Dear Target. Please ban plastic bags, or charge 25 cents per bag. Putting a cost on bags would make individuals value them, and hopefully reuse them, not just let them fly onto the streets and landscapes.
I get so tired of seeing plastic bags blowing on the street and fields, hanging from trees, left in bus shelters, and stuck in street gutters. These bags can last for hundreds of years, and then might only break into tiny pieces of plastic. They are made to last! It is time corporate America, Target and others, to step up and take leadership on our plastic problem. Also, each of us needs to take responsibility and always bring reusable bags shopping.
Retailers think they are doing enough by offering recycling of plastic bags. In fact only 5% of plastic bags are recycled, but according to my local recycler there isn’t much of a market for the recycling of plastic bags.
The best thing you can do is bring your own reusable bags!
Some states and cities have banned single-use plastic. Read more here
On America Recycles Day, what commitment can you make to recycle more? I live in a community where my one-sort recycle bin is picked up bi-weekly and compost every week. It is easy!! However, every community has their own rules on recycling and composting. Find recycling information for your community http://earth911.com/
It is a horrible to waste valuable resources by putting recyclables in the landfill where they might sit for hundreds of years(We don’t know how long plastic will last, maybe forever in tiny pieces!)
“If everyone does a little bit, it adds up to a whole lot!” health4earth
We all need to take some personal responsibility to make ourselves and our planet healthier. Below are some of the things I work for everyday, and I hope you will add a few of them to your 2016 agenda. Please respond with your clean climate ideas.
My series #31daysoflesswaste continues:
1. Buy less stuff, reuse, reuse and reuse the things you have.
2. Stop idling your car, bundle your car trips together to drive less, and carpool more! Or take the bus!
6. Recycle and donate your unwanted stuff “More and more people understand that there is no “away” in the finite system that is planet Earth and that we can’t keep using our precious air, water and land to dump the stuff we no longer want. If something can’t be reused, repaired, refurbished or otherwise repurposed, the next best thing is to recycle it.” David Suzuki www.earth911.com or donate to your local donation non-profit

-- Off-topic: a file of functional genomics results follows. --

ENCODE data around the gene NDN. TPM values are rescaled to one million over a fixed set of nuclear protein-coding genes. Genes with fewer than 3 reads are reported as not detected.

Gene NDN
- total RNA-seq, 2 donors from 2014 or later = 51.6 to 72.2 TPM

7. How can I reduce single-use consumption of plastic bottles/containers, and reduce my consumption of plastic bags?
What do you do for our planet and yourself to be healthier?
We can all do something about this tremendous influx of trash and I will be posting ideas for 31 days on how to reduce trash and waste:
Plastic, what an amazing and awful product at the same time.! It is cheap and it is light. Unfortunately, it has become an enormous environmental problem. Many lack the personal responsibility to get single-use plastic bottles and bags to the recycle bin. Many developing nations I visit seem oblivious to it, except in tourist areas! Days 6 through 11 of #31daysofreducingwaste are going to focus on how we can have less plastic pollution.
So what is the problem with plastic? Many say the materials in plastic cause cancer. Plastic will never dissolve, but will break into thousands of pieces of litter. The plastic in the oceans will be here on earth for hundreds of years and it will be found in the intestines of many fish, turtles and birds. Plastic creates a terrible waste and litter problem. According to the http://blog.oceanconservancy.org/tag/plastic/ If left unchecked, there could be 250 million tons of plastic in the ocean by 2025 — about one pound of plastic for every three pounds of fish. We can’t let this happen.
Avoid plastic, fill your glass or metal bottles with liquid
** The best way to reduce plastic trash is NOT to drink bottled water. Bring a reusable water bottle to work, school, and for all your adventures.
**Avoid plastic bags. Always bring your reusable shopping bags.
** How can you avoid baggies? I love these compostable wax paper bags
** Reuse and recycle all plastic bags.